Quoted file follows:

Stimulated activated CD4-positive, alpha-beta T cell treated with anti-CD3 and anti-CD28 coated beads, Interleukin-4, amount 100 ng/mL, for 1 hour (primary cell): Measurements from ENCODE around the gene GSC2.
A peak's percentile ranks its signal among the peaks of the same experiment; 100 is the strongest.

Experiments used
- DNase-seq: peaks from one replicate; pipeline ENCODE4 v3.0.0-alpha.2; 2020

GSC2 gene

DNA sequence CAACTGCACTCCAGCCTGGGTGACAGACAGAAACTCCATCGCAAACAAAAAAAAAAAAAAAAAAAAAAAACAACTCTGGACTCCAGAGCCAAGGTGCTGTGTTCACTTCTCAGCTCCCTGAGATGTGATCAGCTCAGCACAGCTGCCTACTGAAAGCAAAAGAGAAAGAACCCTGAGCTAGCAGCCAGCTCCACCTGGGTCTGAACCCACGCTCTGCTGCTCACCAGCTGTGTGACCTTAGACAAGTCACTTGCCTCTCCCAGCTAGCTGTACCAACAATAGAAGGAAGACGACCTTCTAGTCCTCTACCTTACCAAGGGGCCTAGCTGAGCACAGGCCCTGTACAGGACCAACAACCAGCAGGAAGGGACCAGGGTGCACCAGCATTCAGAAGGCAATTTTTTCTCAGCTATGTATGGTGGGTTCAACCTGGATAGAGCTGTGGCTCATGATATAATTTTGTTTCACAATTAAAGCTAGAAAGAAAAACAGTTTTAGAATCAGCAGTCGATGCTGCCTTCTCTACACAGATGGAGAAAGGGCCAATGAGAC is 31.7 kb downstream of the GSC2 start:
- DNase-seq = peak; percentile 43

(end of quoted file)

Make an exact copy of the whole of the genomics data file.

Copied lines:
Stimulated activated CD4-positive, alpha-beta T cell treated with anti-CD3 and anti-CD28 coated beads, Interleukin-4, amount 100 ng/mL, for 1 hour (primary cell): Measurements from ENCODE around the gene GSC2.
A peak's percentile ranks its signal among the peaks of the same experiment; 100 is the strongest.

Experiments used
- DNase-seq: peaks from one replicate; pipeline ENCODE4 v3.0.0-alpha.2; 2020

GSC2 gene

DNA sequence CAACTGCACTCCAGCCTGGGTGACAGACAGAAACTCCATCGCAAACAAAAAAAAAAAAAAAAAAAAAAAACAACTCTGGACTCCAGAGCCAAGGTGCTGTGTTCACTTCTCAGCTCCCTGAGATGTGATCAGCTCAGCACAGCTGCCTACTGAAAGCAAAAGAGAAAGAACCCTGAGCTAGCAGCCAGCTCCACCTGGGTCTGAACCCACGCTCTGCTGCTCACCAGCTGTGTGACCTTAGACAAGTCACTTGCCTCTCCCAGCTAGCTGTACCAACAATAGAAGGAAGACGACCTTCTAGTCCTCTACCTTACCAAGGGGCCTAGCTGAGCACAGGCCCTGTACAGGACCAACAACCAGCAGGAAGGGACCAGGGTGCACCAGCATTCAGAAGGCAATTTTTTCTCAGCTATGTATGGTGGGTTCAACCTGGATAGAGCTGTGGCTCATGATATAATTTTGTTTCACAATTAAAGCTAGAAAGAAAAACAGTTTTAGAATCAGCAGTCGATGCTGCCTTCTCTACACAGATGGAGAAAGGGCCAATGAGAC is 31.7 kb downstream of the GSC2 start:
- DNase-seq = peak; percentile 43